In today’s tough economic times, when local councils across the country face significant cuts to their sports budgets, losing a well-loved sports venue has become an all-too-familiar sad experience. And it was one faced by Merseyside cyclists when, six years ago, the popular, but aging, Kirkby velodrome staged its last meeting.
Opened in 1964, the track was a key venue for riders throughout the north-west, and hosted Chris Boardman’s first test of the ground-breaking Lotus Type 108 Olympic pursuit bike, which he rode to victory in the 1992 Barcelona Olympics. But, in need of major refurbishment, the venue closed in 2007 amid fears that velodrome cycling would be lost to the region for ever.
Knowsley council, though, aware of history, was keen to maintain the tradition of local track cycling as part of its commitment to promote cycling through schools, communities and sports associations. It partnered with NHS Knowsley, Sport England, and British Cycling, who collectively provided the funding, to develop a £1.4m velodrome and BMX park with a 400-metre, national-standard, open-air velodrome and BMX pump track. It opened in 2012.
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Back to the future
Now, only a few miles across the borough from the old track, it’s beginning to look like the gap left at Kirkby is being handsomely filled by Knowsley’s latest, ultra-modern facility, which rounded off its first full year of service this October.
Acting as a hub for the region’s Go-Ride programme, providing regular club nights for Knowsley BMX Club, and hosting club track nights, novice coaching, an area competition of the National Youth Omnium League, and a Friday-night track league, the venue has already attracted over 7,200 visitors.
Track league organiser Liz Cockram expresses real satisfaction about keeping the tradition of open-air velodrome racing alive on Merseyside, taking particular delight in how the league has helped to develop young riders, not only from Merseyside and Greater Manchester, but from as far afield as Carlisle.
“To watch them develop was very special,” she said. “Their confidence, fitness and ability grew week-by-week. It’s really been worthwhile.”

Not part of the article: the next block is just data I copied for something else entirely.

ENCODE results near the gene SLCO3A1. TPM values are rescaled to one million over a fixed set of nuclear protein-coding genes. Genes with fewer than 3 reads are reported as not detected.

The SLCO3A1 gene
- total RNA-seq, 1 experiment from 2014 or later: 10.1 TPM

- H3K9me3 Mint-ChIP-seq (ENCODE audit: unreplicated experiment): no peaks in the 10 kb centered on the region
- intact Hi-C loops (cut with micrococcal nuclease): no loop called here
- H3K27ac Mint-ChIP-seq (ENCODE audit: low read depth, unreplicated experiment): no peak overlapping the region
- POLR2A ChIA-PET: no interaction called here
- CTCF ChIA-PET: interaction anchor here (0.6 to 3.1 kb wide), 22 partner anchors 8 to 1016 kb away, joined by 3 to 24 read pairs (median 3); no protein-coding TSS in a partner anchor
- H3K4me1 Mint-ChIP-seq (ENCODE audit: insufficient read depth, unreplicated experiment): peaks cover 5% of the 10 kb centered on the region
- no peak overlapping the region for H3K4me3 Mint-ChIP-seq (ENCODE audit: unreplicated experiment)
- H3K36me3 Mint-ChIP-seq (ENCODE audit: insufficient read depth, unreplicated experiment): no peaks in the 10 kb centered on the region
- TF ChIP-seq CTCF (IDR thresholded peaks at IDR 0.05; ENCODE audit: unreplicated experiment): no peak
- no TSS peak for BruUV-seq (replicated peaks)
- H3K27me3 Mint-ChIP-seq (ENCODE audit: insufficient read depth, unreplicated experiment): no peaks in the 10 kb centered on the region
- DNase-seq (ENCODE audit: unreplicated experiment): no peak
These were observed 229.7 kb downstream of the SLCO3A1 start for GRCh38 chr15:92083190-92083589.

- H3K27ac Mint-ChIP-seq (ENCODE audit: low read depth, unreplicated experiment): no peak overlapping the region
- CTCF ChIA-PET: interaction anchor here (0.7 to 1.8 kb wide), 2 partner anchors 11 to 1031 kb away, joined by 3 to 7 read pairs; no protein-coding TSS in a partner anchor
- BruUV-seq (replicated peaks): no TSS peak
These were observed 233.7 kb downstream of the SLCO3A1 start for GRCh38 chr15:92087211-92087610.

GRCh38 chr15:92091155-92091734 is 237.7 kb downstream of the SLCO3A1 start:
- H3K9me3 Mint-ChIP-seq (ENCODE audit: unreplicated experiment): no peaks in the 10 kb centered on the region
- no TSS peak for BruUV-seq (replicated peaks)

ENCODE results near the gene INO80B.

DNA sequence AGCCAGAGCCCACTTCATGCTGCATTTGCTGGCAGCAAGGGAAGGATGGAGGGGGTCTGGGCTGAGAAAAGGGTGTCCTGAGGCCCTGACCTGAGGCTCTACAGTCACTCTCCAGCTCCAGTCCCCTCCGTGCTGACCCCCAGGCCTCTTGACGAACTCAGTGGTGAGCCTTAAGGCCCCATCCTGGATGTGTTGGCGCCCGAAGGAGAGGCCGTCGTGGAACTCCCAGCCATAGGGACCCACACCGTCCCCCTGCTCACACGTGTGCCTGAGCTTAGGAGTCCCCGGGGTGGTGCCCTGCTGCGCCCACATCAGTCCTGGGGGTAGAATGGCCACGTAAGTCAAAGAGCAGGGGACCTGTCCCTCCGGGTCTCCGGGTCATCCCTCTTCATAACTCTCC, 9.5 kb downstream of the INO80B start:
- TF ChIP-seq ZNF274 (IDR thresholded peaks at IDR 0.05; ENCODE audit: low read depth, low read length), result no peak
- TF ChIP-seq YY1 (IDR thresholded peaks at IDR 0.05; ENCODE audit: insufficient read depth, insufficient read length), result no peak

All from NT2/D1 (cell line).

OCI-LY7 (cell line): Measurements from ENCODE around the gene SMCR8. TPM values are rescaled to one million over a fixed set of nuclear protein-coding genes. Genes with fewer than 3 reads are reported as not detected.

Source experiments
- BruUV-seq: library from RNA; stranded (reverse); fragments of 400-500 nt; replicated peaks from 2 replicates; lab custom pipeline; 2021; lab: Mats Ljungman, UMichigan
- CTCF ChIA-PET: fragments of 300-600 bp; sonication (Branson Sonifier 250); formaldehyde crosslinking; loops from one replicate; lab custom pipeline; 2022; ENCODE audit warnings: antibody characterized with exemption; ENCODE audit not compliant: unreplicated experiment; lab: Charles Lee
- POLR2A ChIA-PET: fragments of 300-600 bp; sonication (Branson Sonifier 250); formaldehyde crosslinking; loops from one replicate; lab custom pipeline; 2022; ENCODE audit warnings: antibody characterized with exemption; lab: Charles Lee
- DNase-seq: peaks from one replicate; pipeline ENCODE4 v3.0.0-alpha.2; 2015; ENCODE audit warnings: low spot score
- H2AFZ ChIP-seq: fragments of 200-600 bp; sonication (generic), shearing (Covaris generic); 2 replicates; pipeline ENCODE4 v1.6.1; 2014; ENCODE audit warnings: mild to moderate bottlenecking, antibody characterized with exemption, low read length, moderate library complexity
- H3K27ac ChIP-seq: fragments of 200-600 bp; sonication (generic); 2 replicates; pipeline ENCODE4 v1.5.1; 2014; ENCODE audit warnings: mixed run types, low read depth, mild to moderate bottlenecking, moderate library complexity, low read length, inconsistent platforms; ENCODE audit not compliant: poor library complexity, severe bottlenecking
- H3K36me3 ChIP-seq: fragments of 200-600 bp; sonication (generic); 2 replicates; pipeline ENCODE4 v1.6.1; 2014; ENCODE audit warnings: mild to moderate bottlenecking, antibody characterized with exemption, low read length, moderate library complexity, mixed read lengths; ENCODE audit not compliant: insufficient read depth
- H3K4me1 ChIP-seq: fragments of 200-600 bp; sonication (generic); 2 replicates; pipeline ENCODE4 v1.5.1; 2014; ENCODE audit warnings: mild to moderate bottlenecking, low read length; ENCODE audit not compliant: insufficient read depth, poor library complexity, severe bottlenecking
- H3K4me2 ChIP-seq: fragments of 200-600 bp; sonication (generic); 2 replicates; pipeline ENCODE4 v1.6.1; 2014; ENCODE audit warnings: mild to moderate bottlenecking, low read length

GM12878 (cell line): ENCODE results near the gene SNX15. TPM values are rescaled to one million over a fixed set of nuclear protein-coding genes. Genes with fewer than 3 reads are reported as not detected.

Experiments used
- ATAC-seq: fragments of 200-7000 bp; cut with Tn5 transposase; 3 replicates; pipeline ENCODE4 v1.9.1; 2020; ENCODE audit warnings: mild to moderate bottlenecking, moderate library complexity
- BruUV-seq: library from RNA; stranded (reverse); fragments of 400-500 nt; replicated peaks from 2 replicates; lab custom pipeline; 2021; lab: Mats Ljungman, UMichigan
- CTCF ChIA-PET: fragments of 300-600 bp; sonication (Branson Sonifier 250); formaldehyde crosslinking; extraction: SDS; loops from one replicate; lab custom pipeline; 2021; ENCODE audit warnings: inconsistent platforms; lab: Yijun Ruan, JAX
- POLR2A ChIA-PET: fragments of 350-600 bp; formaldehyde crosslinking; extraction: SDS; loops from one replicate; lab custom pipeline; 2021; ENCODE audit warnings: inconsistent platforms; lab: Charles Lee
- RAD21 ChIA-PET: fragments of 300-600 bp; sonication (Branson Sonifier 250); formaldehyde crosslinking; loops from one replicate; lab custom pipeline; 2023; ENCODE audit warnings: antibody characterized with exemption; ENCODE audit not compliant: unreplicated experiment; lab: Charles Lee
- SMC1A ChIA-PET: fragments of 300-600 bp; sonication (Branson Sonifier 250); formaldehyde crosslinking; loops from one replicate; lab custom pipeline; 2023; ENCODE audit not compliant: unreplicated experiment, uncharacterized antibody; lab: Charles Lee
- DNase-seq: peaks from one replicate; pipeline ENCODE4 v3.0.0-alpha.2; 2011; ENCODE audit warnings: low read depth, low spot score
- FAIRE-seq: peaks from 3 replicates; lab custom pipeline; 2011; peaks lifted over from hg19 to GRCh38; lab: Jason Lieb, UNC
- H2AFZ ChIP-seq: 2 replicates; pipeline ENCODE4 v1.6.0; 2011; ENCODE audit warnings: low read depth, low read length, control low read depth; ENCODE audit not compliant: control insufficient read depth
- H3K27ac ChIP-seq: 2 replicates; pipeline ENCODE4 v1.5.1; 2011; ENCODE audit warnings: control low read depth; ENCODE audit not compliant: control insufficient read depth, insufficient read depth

Possibly less daunting for young riders than the flagship National Cycling Centre at Manchester, the Knowsley venue provides an easy and friendly way into track racing, says Cockram.
Liverpool Century CC has relocated its club rooms to Knowsley and holds a weekly track night at the facility. Phil Garton-Pope, track rider and club coach, explained: “We couldn’t have asked for more this year. There is a good fleet of track hire bikes. It’s a bigger track than Manchester, and it’s accessible for new track riders. We’ve had young riders who have become real track stalwarts and it’s been a really new experience for some fully established roadmen. We’ve had some great nights there.”
Enhancing the coaching programme at Knowsley is high on the agenda for 2014, alongside plans to develop a BMX youth club, continue with the track league, and hold regional and national competitions for both track racing and BMX.
“A really solid foundation has been built over the first year and things are now ready for an exciting spring,” explained Garton-Pope.
This article was first published in the December 5 issue of Cycling Weekly. Read Cycling Weekly magazine on the day of release where ever you are in the world International digital edition, UK digital edition. And if you like us, rate us!